The so-called “Molly Maguire” conspiracy, which vexed and terrified Pennsylvania for several years, showed the want of a vigorous and highly trained police. A sort of secret society organized a succession of murders, much like the Italian Camorra, which remained undetected till a daring man succeeded in persuading the conspirators to admit him among them. He shared their schemes, and learnt to know their persons and deeds, then turned upon them and brought them to justice. This remarkable case illustrates not any neglect of law or tenderness for crime, but mainly the power of a combination which can keep its secrets. Once detected, the Molly Maguires were severely dealt with. The Pittsburgh riots of 1877, and the Cincinnati riots of 1884, and the Chicago troubles of 1894 alarmed the Americans themselves, so long accustomed to domestic tranquillity as to have forgotten those volcanic forces which lie smouldering in all ignorant masses, ready to burst forth upon sufficient excitement. The miners and ironworkers of the Pittsburgh district are rough fellows, many of them recent immigrants who have not yet acquired American habits of order; nor would there have been anything to distinguish this Pennsylvania disturbance from those which happen during strikes in England, as, for instance, at Blackburn, in Lancashire and, later, during a coal strike at one or two places in Yorkshire and Derbyshire, or in times of distress in France, as at Decazeville in 1886, had there been a prompt suppression. Unfortunately there was in 1877 no proper force on the spot. The governor was absent; the mayor and other local authorities lost their heads; the police, feebly handled, were overpowered; the militia showed weakness; so that the riot spread in a way which surprised its authors, and the mob raged for several days along the railroads in several states, and over a large area of manufacturing and mining towns.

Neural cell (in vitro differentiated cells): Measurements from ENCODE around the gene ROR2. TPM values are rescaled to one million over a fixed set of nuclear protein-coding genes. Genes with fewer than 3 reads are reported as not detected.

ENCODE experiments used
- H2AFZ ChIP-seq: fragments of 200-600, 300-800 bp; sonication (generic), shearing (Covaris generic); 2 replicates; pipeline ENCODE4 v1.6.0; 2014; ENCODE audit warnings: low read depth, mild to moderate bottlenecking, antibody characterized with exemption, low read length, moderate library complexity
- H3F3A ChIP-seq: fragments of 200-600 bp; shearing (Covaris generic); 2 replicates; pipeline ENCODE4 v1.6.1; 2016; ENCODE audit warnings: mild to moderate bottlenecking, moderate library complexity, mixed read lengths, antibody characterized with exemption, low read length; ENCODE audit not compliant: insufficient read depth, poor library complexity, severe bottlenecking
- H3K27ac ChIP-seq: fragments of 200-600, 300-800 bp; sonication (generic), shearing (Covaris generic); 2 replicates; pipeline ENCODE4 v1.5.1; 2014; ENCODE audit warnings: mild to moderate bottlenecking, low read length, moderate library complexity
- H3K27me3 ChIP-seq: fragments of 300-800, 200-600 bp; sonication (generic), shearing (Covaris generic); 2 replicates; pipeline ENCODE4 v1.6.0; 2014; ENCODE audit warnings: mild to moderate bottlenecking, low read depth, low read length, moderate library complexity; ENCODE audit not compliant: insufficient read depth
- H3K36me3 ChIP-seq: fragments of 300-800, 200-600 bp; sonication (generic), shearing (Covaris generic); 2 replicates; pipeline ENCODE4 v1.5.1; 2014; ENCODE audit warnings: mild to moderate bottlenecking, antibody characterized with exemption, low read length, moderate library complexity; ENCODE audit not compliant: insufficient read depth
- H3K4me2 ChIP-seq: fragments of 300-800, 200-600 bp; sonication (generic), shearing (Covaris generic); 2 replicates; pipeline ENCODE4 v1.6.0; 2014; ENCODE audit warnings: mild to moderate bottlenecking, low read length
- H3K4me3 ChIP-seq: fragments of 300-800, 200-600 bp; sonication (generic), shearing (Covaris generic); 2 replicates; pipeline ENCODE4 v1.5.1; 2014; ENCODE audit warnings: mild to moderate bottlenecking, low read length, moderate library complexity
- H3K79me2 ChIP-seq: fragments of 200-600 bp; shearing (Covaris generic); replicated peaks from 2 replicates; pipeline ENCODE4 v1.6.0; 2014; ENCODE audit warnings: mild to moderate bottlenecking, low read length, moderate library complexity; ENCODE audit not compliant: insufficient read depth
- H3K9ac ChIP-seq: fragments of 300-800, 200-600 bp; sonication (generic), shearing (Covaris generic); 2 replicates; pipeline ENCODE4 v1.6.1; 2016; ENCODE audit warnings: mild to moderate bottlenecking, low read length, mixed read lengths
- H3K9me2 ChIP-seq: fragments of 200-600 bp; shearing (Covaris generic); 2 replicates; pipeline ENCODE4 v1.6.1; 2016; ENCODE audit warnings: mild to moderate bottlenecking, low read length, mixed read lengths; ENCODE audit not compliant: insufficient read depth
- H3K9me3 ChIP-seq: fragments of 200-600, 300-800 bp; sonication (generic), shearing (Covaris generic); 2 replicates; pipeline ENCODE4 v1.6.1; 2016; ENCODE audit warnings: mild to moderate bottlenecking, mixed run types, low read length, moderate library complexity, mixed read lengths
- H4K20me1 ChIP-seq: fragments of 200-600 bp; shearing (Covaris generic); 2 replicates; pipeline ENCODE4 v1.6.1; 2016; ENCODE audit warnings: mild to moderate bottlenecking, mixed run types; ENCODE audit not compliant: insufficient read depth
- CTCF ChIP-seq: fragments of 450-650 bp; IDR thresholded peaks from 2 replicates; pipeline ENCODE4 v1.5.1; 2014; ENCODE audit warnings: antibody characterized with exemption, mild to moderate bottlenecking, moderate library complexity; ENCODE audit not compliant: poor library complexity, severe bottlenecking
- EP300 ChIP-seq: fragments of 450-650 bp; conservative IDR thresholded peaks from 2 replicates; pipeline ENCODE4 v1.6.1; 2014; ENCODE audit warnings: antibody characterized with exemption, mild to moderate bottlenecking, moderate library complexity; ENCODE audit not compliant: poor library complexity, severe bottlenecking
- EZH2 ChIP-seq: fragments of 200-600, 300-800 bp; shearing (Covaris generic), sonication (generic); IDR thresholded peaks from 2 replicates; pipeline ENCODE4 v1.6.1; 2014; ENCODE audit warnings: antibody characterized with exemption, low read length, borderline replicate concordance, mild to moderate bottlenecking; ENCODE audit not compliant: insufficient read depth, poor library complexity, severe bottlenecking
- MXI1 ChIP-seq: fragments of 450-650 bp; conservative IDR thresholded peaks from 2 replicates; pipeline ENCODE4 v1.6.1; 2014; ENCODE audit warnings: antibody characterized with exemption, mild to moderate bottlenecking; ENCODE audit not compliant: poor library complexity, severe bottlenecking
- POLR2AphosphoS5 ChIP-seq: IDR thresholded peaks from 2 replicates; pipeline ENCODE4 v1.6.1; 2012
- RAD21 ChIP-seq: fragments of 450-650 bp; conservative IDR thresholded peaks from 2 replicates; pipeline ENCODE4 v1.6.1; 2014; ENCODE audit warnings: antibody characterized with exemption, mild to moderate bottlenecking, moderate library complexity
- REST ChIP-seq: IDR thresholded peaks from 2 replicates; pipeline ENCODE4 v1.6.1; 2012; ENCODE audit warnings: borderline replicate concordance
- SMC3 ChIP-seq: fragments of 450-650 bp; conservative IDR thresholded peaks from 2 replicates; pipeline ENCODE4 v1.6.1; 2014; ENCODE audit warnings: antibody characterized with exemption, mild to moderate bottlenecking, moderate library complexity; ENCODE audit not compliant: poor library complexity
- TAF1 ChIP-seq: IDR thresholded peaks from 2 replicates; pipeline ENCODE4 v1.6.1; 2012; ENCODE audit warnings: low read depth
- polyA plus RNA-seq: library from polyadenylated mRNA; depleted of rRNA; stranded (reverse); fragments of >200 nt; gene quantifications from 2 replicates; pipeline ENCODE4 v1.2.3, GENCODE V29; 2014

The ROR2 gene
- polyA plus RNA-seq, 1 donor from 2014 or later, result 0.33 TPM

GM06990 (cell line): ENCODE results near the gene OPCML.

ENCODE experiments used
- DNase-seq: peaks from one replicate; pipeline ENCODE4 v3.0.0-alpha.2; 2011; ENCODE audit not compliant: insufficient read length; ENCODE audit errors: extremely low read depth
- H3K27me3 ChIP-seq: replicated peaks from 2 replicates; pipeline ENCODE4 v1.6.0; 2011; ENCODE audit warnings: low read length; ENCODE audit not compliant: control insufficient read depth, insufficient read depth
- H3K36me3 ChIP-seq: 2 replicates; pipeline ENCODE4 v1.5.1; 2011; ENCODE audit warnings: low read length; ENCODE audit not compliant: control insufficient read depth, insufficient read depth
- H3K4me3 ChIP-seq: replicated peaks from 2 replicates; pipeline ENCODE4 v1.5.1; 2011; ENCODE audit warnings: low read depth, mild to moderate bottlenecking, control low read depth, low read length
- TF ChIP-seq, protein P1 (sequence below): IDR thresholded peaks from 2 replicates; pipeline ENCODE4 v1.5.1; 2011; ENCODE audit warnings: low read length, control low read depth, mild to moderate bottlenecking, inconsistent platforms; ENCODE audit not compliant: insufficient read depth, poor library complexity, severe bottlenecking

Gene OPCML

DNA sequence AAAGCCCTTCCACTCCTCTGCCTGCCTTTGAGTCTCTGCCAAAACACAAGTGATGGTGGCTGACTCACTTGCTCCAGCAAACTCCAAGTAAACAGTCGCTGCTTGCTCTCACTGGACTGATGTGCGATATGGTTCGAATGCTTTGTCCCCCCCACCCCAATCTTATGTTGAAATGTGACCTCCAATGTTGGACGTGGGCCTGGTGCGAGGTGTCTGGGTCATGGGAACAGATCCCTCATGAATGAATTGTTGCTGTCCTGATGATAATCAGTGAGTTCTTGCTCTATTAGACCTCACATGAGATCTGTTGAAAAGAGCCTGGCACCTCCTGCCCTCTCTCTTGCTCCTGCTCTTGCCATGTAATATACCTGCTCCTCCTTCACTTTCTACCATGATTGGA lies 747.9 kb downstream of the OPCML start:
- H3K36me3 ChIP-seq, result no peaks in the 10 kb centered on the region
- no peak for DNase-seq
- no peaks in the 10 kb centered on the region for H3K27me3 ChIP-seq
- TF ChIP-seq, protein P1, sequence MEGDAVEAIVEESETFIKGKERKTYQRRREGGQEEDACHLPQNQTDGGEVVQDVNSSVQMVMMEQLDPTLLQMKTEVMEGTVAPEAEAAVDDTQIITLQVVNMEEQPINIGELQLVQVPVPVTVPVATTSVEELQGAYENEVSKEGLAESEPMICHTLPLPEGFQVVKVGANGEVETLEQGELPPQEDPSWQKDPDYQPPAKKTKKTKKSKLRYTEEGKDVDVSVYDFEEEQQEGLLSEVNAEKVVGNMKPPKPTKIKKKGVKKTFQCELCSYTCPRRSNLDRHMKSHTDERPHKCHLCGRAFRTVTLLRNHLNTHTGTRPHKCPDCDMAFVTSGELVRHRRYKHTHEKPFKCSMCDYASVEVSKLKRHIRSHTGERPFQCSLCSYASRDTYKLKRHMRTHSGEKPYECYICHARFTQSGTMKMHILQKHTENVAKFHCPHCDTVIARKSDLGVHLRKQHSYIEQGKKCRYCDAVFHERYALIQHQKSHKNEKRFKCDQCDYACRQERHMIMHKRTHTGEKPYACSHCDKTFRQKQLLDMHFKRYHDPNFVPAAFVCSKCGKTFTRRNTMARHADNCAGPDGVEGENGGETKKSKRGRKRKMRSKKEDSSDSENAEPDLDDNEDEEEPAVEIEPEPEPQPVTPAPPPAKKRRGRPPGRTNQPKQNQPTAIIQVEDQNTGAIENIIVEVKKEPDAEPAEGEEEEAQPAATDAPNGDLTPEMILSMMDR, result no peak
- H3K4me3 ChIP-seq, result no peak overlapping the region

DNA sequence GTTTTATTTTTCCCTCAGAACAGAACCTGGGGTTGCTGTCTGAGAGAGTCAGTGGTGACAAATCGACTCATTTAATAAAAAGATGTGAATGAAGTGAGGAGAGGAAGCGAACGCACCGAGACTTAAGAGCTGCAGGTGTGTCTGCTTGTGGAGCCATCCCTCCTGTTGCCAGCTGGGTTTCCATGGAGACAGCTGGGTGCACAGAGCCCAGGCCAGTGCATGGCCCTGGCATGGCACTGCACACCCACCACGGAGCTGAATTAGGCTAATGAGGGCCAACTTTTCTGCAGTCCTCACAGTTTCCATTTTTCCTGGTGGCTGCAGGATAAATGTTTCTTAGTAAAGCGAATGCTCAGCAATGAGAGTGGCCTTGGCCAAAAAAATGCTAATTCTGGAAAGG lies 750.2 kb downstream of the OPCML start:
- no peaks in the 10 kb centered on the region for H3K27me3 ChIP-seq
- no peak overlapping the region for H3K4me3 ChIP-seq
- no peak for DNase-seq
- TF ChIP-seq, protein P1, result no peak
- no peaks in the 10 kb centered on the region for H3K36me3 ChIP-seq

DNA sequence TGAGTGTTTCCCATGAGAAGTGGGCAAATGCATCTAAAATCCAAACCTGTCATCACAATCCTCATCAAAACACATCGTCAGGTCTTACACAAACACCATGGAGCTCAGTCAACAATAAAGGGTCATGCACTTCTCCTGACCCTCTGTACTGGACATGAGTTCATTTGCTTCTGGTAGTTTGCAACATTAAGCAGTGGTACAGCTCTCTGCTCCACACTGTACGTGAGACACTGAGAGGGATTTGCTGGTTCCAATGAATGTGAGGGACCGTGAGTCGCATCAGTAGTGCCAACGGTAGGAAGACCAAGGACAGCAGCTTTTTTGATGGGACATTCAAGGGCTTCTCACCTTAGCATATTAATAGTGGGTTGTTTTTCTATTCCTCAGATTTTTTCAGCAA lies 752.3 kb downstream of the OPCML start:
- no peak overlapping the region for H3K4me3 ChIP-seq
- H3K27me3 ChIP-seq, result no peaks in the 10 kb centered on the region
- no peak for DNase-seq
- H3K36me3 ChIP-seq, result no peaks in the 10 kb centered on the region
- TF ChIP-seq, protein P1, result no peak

The moral of this event was the necessity, even in a land of freedom, of keeping a force strong enough to repress tumults in their first stage. The Cincinnati riot began in an attempt to lynch two prisoners who were thought likely to escape the punishment they richly deserved; and it would probably have ended there had not the floating rabble of this city of 300,000 inhabitants seized the opportunity to do a little pillage and make a great noise on their own account. Neither sedition had any political character, nor indeed any specific object, except that the Pennsylvanian mob showed special enmity to the railroad company.